Hawaii's small producers of beer, liquor and wine pay some of the highest alcohol taxes in the nation, all while under tight production limits.
That may change, as state lawmakers consider bills that would reduce state taxes by about 350 percent and could increase barrel limits twofold for small craft producer licenses.
Both the Senate and the House held hearings this week on the bills at the state Capitol with alcohol producers, including Maui Brewing Co. - which purports to be the largest brewery in Hawaii - supporting the measures.
"Collectively, Hawaii's local brewers account for less than 2 percent of beer sold in Hawaii," said Garrett Marrero, owner of the Maui company, in written testimony. "The tax provision as proposed results in a very small, almost insignificant decrease in the amount collected by state taxes. We need to view this as an investment in job creation and supporting Hawaii manufacturing."
Current state alcohol taxes are 92 cents per gallon on nondraft beer, 53 cents on draft beer, $1.38 for still wine, $2.12 for sparking wine and $5.98 for distilled spirits.
Both bills call for combining draft and nondraft beer categories for small breweries and reducing the tax to 23 cents per gallon. Also, still and sparkling wine produced by small wineries would be reduced to 59 cents a gallon and distilled spirits by small manufacturers to $2.57.
Exactly what defines a small brewery or winery has not yet been determined in the bills.
"The whole idea behind the bills is that it really gives a way for smaller brewers to get started because they've been taxed out of the market," Marrero said Thursday. "It's been a state-issued barrier to the market, and I think the state realizes that."
Marrero, who founded Maui Brewing Co. with his wife, Melanie, in 2005, said that he pays more than $2 in taxes per case of beer in Hawaii, in California, he pays about 45 cents.
"The state taxation in Hawaii is so high that we can ship our beer and pay taxes to the Western states for less than just the tax in Hawaii," he said, adding that the charge is even more burdensome when adding federal and state general excise taxes.
While Marrero is fighting for lower taxes, he also is hoping legislators will increase barrel limits for brewpub licenses.
The Valley Isle company, which has a brew house in Lahaina and a brewpub in Kahana, produces a little more than 22,000 barrels of beer a year - under the 30,000 limit for current brewpub licenses.
However, the brewery expects to produce about 40,000 barrels annually when its plant, currently under construction at the Maui Research & Technology Park in Kihei, opens possibly in May or June.
"It's great; the concrete's been poured and the walls are up," General Manager Tony Ren said of the planned 42,000-square-foot building.
The South Maui location, which sits on about 5.3 acres, will have production and tasting rooms, as well as a brewpub that will be built next spring.
West Maui state Rep. Angus McKelvey has proposed increasing the barrel limit to 60,000 for brewpubs.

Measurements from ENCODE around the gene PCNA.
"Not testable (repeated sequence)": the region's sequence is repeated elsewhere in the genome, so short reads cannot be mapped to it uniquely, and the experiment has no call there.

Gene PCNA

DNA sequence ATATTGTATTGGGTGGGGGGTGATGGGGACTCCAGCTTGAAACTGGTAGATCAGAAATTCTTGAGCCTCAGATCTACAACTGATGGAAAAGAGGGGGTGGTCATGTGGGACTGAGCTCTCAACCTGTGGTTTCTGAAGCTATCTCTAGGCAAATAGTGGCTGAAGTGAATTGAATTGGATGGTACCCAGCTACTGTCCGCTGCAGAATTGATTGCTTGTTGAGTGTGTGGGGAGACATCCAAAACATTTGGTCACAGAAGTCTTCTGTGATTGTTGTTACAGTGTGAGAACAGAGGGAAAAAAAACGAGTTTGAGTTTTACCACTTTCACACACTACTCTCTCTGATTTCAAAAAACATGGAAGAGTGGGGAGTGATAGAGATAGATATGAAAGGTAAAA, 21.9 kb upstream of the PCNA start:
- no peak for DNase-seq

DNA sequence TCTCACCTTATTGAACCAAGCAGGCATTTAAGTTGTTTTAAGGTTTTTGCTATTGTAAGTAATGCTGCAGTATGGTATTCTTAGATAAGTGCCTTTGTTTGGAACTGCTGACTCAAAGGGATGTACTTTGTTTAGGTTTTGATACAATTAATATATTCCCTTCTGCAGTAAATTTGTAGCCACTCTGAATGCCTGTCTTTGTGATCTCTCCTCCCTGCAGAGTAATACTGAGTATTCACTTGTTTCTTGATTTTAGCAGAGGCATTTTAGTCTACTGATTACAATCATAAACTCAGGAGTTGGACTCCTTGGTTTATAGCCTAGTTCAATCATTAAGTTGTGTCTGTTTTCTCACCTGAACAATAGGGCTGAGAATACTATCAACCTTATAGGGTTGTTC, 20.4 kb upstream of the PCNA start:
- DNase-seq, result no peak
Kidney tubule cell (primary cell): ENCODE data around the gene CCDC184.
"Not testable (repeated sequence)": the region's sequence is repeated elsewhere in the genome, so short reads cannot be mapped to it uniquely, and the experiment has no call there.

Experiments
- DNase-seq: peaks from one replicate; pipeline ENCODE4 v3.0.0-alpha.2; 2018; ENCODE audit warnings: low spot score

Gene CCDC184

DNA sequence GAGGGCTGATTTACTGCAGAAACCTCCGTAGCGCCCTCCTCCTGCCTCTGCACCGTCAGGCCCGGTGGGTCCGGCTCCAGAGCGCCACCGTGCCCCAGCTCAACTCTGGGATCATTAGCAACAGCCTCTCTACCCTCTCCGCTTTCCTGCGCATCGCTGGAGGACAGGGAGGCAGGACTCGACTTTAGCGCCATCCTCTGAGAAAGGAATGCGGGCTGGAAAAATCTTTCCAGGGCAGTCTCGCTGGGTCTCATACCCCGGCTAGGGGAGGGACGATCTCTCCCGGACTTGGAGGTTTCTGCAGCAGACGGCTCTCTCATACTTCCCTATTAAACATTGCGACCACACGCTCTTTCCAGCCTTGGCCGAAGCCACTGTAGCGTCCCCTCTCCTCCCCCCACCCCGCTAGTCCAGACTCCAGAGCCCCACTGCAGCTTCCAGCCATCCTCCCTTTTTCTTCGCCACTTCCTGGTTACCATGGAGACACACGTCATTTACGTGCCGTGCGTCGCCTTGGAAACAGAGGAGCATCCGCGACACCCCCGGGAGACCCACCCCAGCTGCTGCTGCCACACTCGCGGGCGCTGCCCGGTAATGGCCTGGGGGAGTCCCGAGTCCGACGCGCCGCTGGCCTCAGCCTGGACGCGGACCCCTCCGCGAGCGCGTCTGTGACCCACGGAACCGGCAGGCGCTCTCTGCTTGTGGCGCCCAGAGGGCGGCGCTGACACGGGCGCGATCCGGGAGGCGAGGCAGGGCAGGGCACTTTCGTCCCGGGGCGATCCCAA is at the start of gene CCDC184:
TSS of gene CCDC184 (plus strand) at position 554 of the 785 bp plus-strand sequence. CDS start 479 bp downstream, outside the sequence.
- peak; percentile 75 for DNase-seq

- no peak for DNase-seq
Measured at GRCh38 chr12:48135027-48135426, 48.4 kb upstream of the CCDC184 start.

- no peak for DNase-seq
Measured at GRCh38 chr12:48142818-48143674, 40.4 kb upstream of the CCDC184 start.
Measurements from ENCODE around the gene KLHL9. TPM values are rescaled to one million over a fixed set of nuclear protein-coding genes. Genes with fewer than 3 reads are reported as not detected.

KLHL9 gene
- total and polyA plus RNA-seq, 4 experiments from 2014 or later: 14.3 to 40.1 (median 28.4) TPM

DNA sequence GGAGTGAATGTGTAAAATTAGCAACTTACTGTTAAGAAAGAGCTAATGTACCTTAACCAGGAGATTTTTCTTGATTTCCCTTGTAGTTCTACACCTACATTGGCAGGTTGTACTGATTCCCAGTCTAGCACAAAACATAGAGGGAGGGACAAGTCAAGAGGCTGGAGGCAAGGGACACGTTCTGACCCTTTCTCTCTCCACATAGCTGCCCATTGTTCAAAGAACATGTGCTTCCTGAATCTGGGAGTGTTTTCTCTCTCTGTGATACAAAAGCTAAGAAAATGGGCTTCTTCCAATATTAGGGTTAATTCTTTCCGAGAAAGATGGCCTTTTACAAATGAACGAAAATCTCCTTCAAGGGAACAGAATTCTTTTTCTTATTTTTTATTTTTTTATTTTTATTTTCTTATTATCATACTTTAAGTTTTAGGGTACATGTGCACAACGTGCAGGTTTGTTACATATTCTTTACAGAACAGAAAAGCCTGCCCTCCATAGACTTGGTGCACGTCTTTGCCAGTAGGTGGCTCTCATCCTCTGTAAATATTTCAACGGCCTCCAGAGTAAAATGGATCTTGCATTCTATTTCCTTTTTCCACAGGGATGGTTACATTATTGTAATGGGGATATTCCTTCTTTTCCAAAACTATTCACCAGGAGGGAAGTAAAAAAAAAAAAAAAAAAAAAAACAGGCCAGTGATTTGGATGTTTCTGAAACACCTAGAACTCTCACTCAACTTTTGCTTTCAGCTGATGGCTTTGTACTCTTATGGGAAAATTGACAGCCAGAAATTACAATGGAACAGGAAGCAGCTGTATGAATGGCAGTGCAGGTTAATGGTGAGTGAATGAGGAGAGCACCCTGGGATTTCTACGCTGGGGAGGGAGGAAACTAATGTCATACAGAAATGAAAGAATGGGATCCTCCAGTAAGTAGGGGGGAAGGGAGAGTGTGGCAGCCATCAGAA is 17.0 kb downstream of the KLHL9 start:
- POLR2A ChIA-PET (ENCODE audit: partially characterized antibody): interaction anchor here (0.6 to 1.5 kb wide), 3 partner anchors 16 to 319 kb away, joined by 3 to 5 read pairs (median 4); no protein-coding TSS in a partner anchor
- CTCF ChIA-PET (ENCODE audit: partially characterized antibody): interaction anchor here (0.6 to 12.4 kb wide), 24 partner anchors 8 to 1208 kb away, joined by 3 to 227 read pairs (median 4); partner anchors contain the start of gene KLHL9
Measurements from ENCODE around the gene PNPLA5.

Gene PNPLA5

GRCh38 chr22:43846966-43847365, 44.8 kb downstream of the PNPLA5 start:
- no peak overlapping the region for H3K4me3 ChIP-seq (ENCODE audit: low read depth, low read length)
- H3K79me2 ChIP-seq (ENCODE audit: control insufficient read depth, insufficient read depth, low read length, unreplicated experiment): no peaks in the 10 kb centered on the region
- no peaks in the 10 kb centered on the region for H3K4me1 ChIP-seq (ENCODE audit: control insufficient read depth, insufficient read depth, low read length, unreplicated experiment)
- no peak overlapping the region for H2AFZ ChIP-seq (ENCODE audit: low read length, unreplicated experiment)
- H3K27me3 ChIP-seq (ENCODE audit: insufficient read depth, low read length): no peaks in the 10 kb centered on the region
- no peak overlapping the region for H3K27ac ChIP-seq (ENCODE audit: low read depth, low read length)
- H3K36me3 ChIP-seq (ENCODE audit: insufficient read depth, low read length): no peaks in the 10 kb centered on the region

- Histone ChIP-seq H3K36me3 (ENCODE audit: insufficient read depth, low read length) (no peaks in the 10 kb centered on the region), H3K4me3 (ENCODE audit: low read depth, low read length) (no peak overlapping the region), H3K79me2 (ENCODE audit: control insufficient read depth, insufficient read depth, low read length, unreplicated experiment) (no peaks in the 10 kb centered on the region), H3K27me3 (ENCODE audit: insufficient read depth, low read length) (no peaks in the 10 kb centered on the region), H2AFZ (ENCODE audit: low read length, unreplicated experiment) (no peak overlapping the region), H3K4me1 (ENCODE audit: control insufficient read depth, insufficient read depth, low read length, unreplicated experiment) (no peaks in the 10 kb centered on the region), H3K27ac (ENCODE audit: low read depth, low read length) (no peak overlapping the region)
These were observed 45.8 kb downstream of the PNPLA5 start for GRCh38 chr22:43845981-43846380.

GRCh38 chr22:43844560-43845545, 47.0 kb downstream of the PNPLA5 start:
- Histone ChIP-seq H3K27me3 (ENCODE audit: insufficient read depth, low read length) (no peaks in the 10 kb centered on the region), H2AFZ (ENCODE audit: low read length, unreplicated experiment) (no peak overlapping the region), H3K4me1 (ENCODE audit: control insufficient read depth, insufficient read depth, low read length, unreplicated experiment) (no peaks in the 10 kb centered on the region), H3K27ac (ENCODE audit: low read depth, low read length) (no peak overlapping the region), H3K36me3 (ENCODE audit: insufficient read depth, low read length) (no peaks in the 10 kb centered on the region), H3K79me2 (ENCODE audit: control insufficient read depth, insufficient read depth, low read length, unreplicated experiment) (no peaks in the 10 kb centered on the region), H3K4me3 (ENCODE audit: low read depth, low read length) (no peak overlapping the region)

"Our biggest problem we have right now is meeting demand," Ren said. "Our market share has continued to expand and our product has gained a following, especially on the Mainland."
Marrero acknowledged that critics of the tax bill believe the lost state taxes will go back into the pockets and bank accounts of business owners like him. He countered that the money will go "back into the business."
"In our case, we spent almost $18 million for the (Kihei) facility, so this tax benefit would net us less than a few hundred thousand dollars," he said. "That doesn't even cover a quarter of a year's loan payments. It's more like two months' worth.
"Whereas you have smaller breweries like Big Island Brewhaus in Waimea . . . which could use their (tax savings) to buy another tank or two to double their production."
Marrero, who has become the "de facto craft beer spokesman" in Hawaii, said that the reduced taxes would "most importantly" provide more local jobs. Maui Brewing Co. has 67 employees and plans to triple or even quadruple that number in the next few years, he said.
"These employees live in Hawaii, raise their children here, pay taxes and contribute to the community," Marrero said. "Forty-one employees are full-time employees with family-level wages, insurance benefits including health, life insurance and 401(k). We currently match contributions to 401(k), and we have implemented a profit-sharing plan as we believe in employee appreciation. We simply would not be where we are without our staff."
Not everyone supports the bills. McKelvey said that large brewers, such as Anheuser-Busch, claim that the bill is unconstitutional and could impede commerce between states by favoring one group over others.
Sen. Roz Baker, who represents West and South Maui, and McKelvey are the sponsors of the small brewery tax bills.
"Maui Brewing Company is the example of the great local companies we want, putting every penny back in the company and hiring locally," said McKelvey.
* Chris Sugidono can be reached at firstname.lastname@example.org.